The celebration in honor of Martin Luther King Jr. that has been held in Sherman for the past few years has grown so much recently that it was moved from the small chapel at Austin College to the Mabee Room at the Wright Center.

The Rev. Charles Brown Sr. welcomed community members, Austin College students and faculty, Sherman Independent School District officials and members of the Sherman Rotary, and various local churches to the event Saturday by acknowledging the move by joking that no one wants to stand through such a service.

“I am thrilled that we have outgrown the small chapel,” Austin College President Marjorie Hass said as she took the stage during the event.

She said that this year’s observances in honor of Martin Luther King Jr. are a bit more significant in that they serve to remind people that, as a nation, there is a need to make sure things don’t go backward. She said the nation must not forget how hard it was to come to the point where people of different races and faiths can meet together in a spirit of unity and respect and love for one another.

In the days ahead, Hass said, the community might need to come together to talk about some difficult things and she wants Austin College to be known as a place that welcomes such gatherings and fosters such conversations. She said such conversations should come from the heart and in the spirit of justice with an eye toward finding community solutions.

The student speaker, Bryce DeVaughn, talked about growing up with divorced parents and the bullying he faced when he transferred from a private school to a public school in Frisco in sixth grade. He said he had not felt any kind of racial tension in the private school. But when he went to public school he began to feel judged about how he talked, how he dressed and whether or not he acted, “black enough.”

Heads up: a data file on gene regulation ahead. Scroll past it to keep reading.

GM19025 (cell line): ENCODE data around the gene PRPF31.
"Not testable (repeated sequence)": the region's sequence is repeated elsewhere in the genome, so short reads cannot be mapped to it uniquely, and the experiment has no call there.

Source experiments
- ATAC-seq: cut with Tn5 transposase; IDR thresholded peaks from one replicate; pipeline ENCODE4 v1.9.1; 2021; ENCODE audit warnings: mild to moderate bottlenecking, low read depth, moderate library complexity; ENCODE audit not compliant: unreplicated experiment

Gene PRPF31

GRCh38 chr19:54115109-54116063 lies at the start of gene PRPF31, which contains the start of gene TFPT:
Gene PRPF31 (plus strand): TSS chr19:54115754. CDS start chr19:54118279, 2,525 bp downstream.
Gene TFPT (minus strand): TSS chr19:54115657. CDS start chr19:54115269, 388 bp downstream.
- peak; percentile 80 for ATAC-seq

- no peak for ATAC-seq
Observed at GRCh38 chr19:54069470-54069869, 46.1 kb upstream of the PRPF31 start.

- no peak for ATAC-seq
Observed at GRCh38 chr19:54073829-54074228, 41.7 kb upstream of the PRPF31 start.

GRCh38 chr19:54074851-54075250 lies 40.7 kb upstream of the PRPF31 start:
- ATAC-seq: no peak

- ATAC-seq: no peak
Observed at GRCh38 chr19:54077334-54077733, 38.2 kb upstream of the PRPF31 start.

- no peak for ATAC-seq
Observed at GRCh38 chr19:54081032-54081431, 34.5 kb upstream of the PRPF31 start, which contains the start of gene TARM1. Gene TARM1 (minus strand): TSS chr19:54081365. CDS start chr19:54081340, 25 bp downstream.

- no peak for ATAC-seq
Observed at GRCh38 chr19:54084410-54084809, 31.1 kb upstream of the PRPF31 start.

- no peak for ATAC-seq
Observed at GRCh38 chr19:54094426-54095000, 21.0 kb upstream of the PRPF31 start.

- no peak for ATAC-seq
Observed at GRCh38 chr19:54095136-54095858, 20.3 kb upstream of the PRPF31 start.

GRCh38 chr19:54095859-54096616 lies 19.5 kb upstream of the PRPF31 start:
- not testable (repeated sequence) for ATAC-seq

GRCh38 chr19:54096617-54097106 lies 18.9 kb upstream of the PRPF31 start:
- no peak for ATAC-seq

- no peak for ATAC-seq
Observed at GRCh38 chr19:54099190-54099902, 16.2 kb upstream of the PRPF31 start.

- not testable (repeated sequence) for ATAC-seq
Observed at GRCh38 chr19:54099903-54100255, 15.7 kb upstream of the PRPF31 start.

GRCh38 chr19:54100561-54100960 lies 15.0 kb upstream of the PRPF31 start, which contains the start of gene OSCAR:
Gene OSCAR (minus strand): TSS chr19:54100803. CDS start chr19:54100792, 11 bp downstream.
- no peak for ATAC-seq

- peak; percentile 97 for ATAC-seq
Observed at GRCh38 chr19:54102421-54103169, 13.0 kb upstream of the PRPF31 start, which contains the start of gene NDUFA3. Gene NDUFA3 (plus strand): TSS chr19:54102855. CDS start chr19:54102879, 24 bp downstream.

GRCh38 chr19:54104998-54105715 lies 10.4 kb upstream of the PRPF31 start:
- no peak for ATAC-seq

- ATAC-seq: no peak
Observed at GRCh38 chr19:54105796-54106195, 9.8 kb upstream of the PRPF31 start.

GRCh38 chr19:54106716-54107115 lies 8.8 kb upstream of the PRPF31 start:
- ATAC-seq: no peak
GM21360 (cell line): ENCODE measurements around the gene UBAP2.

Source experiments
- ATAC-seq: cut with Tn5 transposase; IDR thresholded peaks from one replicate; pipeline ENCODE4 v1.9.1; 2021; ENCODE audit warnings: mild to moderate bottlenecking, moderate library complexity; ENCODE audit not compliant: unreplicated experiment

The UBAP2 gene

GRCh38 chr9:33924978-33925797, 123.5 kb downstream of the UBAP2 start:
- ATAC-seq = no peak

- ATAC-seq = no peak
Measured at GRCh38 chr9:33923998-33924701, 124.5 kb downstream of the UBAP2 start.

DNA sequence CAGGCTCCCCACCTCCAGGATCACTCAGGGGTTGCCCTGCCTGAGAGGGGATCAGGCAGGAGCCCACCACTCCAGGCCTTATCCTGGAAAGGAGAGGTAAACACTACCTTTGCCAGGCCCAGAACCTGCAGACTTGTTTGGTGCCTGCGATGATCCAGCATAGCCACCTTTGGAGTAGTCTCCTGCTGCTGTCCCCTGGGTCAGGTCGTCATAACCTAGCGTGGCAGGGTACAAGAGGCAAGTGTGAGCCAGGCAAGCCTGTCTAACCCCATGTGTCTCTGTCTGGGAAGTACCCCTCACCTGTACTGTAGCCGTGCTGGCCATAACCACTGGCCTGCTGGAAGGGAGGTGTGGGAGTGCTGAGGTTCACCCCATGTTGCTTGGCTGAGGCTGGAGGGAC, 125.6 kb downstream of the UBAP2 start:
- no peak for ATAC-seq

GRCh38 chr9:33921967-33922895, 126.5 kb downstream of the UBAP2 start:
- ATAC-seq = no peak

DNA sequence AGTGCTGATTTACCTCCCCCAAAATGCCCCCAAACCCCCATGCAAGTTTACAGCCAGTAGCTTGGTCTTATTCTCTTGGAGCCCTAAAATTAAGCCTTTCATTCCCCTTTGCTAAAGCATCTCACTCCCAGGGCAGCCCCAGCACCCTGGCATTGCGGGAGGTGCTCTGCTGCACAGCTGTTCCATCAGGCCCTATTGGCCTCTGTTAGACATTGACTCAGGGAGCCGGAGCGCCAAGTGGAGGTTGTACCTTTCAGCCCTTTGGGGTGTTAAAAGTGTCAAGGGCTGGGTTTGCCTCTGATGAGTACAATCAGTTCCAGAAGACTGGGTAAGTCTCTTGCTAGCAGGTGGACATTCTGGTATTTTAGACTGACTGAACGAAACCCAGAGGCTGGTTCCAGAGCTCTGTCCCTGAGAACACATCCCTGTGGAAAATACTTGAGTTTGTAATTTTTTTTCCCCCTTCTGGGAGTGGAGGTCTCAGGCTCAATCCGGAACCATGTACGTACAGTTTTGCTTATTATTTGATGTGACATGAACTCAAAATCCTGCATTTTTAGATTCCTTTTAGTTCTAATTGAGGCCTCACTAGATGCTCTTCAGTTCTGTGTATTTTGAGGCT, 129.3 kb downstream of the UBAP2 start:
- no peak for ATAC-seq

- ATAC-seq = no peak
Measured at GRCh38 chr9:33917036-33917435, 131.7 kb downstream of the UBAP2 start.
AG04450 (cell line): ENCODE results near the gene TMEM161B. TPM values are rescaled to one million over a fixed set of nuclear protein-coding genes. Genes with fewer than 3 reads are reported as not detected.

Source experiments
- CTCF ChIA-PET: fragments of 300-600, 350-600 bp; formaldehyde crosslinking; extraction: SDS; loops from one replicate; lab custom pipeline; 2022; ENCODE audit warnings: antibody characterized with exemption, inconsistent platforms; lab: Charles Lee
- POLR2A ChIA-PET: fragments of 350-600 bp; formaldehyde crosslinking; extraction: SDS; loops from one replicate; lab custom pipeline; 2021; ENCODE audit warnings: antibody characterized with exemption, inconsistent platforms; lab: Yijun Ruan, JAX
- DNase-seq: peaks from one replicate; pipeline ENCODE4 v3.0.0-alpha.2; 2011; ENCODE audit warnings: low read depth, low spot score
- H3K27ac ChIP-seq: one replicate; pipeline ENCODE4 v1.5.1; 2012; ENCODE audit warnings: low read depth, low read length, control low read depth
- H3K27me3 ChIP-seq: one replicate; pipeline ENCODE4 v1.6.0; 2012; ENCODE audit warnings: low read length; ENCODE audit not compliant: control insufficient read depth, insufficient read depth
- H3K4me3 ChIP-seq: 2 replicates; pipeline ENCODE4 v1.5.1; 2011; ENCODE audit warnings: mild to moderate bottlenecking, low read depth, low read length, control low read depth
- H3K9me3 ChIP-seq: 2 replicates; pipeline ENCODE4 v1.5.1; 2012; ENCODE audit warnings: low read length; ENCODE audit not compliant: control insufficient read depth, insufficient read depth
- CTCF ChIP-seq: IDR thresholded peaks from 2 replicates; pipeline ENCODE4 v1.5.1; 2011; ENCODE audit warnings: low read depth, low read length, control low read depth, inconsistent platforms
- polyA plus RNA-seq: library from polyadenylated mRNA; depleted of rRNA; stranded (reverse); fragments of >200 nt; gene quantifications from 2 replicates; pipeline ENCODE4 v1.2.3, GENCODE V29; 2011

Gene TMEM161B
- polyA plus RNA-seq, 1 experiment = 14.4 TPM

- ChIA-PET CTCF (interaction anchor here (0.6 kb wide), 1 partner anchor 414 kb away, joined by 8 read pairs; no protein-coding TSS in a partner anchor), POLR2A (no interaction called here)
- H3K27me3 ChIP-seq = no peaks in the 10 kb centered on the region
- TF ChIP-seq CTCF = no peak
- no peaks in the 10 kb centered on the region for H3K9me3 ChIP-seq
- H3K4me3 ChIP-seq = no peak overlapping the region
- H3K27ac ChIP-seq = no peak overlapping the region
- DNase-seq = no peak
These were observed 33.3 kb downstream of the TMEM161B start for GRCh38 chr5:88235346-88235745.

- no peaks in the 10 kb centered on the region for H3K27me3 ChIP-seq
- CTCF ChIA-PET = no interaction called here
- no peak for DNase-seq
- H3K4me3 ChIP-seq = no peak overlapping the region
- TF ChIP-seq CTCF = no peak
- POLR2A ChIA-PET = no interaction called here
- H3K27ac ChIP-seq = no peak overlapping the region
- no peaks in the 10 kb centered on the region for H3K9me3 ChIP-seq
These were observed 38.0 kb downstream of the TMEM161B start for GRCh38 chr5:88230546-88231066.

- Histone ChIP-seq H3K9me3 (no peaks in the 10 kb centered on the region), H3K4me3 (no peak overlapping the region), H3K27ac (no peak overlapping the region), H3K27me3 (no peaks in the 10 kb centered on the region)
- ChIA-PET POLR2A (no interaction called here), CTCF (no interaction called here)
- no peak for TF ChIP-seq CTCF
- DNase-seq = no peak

He said he didn’t wear baggy clothes and he spoke well and that caused some to question his racial identity.

“I was called an oreo or a coconut, black on the outside and white on the inside,” DeVaughn said.

It got so bad, he said, that he too started to question it.

“God saved me. He turned my life around,” he said.

But it wasn’t easy.

He said without the work done by Martin Luther King Jr., DeVaughn would not have been able to attend a school like Austin College where he is surrounded by students from a variety of cultures and where he can study varied subjects like Japanese and computer science. The student said the compassion shown by King during his struggles against the culture of his day is something that DeVaughn tries to keep in mind as he goes about his life today.

DeVaughn said there are many African Americans at Austin College just like him and he said he knows they are going to have a great future. “We are the future,” he told the audience.

In addition to hearing from the student speaker, the group watched a video that showed footage of the March on Washington as King’s “I have a dream” speech played over the pictures.